✝️ REFLECTION CAPSULE – Aug 28, 2022: Sunday

“Doing acts of goodness and charity without seeking any appreciation or favours!”

(Based on Sir 3:17-18,20,28-29, Heb 12:18-19,22-24a and Lk 14:1,7-14 – 22nd Sunday in Ordinary Time, Year 2)

Sir Isaac Newton is considered to be one of the greatest scientists of all time.

It was Newton who had discovered the Laws of Gravity which caused great advancements in the field of astronomical studies.

But there was another person, who had greatly helped Newton to climb this ladder of success…
… and of fame and popularity.

But he mostly remains unknown!

His name is Edmund Halley.

It was Halley who corrected some of the mathematical errors committed by Newton.
It was Halley who prepared geometrical figures to support his discoveries.
It was Halley who edited and supervised the publication of his great work, “Mathematical Principles of Natural Philosophy”
It was also Halley who financed its printing even though Newton was wealthier and easily could have afforded the printing costs

These acts are considered to be among the most selfless ones in the history of science.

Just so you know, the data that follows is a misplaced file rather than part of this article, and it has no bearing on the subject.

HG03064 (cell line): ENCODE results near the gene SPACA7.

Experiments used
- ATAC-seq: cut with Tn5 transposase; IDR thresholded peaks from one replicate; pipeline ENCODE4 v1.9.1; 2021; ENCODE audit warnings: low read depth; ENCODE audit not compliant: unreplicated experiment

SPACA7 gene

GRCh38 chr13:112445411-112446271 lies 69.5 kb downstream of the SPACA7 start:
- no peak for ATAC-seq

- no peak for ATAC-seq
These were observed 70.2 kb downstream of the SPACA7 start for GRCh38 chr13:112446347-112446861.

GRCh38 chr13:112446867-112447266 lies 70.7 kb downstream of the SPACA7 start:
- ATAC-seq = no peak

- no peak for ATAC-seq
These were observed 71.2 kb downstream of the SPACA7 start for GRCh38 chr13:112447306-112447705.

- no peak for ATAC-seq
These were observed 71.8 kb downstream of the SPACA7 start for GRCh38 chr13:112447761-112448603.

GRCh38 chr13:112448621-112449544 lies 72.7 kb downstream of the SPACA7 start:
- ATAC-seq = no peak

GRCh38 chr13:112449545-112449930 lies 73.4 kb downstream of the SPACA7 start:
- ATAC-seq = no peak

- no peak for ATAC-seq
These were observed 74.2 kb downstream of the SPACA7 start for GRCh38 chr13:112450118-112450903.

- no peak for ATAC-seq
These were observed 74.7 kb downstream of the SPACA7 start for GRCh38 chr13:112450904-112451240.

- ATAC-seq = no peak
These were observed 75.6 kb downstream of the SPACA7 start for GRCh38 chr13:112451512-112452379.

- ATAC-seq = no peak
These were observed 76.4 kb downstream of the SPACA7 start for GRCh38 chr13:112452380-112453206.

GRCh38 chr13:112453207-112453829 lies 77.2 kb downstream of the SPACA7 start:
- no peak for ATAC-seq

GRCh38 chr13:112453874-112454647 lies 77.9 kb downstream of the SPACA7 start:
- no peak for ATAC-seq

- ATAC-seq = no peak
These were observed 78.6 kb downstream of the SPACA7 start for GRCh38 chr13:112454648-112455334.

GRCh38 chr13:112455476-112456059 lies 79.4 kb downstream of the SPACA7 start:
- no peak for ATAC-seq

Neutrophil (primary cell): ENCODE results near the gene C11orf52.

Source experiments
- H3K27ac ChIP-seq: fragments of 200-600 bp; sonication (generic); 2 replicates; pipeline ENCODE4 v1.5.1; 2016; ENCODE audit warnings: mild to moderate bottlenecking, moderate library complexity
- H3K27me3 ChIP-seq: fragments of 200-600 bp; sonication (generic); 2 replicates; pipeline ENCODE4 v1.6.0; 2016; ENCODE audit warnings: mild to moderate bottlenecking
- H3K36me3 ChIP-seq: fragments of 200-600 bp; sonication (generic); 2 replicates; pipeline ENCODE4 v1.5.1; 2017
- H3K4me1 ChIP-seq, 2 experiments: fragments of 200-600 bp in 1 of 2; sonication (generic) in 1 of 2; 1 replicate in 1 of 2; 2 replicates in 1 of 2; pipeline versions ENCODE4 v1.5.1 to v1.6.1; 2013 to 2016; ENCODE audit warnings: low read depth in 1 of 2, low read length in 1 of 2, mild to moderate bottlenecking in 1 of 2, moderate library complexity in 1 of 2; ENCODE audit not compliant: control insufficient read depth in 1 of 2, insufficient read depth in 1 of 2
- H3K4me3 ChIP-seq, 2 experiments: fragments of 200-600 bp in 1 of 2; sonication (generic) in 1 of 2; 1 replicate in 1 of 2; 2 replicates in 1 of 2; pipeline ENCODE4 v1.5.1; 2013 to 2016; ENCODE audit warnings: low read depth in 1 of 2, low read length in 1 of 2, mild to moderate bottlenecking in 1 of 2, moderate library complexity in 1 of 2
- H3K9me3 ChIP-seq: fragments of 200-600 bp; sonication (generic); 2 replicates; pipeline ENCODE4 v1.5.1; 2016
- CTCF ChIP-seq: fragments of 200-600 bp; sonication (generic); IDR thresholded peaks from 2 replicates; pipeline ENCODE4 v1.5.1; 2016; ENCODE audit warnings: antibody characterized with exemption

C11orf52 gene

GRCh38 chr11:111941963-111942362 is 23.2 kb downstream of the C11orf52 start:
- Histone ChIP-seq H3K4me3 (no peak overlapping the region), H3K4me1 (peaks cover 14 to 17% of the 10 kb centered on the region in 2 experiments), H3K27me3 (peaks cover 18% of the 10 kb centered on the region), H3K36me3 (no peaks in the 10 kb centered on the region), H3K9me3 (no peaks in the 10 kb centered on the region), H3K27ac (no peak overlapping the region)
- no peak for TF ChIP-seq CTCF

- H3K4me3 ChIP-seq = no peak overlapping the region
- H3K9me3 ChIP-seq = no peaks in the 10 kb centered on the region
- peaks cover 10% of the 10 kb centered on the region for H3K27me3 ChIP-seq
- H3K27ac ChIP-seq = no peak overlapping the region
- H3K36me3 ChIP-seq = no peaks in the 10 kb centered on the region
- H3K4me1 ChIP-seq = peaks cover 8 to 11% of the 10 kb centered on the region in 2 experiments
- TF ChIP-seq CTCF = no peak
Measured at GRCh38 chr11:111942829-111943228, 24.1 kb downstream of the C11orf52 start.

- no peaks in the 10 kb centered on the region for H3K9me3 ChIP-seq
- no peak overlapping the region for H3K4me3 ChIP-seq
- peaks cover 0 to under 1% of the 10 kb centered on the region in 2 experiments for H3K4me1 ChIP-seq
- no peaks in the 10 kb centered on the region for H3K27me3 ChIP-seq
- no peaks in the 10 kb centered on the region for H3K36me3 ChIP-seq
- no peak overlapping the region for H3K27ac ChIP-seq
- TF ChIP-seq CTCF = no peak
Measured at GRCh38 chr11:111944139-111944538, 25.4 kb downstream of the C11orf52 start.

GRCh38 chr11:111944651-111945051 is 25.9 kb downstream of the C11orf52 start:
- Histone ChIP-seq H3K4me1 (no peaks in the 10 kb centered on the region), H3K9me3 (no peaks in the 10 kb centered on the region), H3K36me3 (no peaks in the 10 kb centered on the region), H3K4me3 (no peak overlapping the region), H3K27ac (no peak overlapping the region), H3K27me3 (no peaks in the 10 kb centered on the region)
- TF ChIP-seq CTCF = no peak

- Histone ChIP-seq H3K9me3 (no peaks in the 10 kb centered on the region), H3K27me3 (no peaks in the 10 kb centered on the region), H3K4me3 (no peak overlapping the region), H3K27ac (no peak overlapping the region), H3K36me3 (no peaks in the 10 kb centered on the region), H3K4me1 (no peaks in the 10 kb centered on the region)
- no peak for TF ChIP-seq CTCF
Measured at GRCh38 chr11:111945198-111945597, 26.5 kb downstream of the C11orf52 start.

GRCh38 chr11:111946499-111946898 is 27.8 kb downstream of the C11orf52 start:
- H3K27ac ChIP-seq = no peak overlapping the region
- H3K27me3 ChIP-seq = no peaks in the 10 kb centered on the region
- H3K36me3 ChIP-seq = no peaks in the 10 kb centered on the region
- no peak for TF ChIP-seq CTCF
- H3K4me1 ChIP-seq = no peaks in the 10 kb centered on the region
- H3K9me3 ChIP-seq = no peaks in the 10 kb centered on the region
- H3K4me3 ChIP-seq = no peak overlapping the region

But, Halley hardly received any prominence or recognition.

He is, of course, known for the discovering a comet named the “Halley’s Comet”
… which (ironically!) appears briefly every 76 years.

But it was recognized only after his death!

Halley is stated to have said that he didn’t care who received credit for discoveries…

His single mission in life was to advance the cause of science…
… and he did it!

To do an act of goodness and charity, without…

Wanting appreciation…
Seeking recognition…
Desiring applauds…
… though, a mighty challenge, is at the same time, a Christian demand!

The Gospel of the Day is a call from Jesus to examine our attitude towards others…
… and grow in this tremendous dimension of the Virtue of Humility!

We are in the 14th Chapter of St Luke.

Jesus has been invited for a dinner to the house of a leading Pharisee on a Sabbath Day.

He has just cured a person with dropsy…
… a disease wherein water gets retained in the body

He also tried to cure persons with hypocrisy…
… a disease wherein duplicity gets retained in the mind!